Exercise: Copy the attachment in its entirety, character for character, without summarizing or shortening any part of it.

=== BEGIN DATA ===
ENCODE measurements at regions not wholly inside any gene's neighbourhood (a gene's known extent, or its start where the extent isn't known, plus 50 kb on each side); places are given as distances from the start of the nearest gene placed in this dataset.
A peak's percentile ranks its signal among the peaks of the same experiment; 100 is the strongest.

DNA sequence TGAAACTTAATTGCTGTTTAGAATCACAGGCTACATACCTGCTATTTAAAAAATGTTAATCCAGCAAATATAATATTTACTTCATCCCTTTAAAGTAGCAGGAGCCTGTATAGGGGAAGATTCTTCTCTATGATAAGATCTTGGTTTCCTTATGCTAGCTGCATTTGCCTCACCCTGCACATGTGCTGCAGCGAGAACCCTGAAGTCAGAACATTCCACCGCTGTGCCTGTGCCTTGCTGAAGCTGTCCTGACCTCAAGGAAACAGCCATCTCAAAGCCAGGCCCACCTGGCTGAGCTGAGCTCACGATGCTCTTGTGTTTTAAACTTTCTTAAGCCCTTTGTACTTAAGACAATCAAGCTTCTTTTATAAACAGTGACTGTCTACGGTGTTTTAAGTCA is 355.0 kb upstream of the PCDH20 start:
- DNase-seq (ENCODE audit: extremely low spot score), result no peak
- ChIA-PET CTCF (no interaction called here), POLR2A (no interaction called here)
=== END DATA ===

ENCODE measurements at regions not wholly inside any gene's neighbourhood (a gene's known extent, or its start where the extent isn't known, plus 50 kb on each side); places are given as distances from the start of the nearest gene placed in this dataset.
A peak's percentile ranks its signal among the peaks of the same experiment; 100 is the strongest.

DNA sequence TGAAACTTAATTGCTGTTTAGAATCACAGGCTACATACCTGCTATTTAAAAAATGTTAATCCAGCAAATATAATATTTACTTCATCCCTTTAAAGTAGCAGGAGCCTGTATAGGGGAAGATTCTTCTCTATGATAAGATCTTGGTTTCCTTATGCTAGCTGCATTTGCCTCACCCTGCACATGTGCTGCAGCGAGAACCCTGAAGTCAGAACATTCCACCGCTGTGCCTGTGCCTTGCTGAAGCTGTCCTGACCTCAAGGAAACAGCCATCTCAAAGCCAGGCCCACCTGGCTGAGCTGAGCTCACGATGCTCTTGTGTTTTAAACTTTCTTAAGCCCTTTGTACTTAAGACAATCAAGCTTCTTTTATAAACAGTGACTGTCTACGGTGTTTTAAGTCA is 355.0 kb upstream of the PCDH20 start:
- DNase-seq (ENCODE audit: extremely low spot score), result no peak
- ChIA-PET CTCF (no interaction called here), POLR2A (no interaction called here)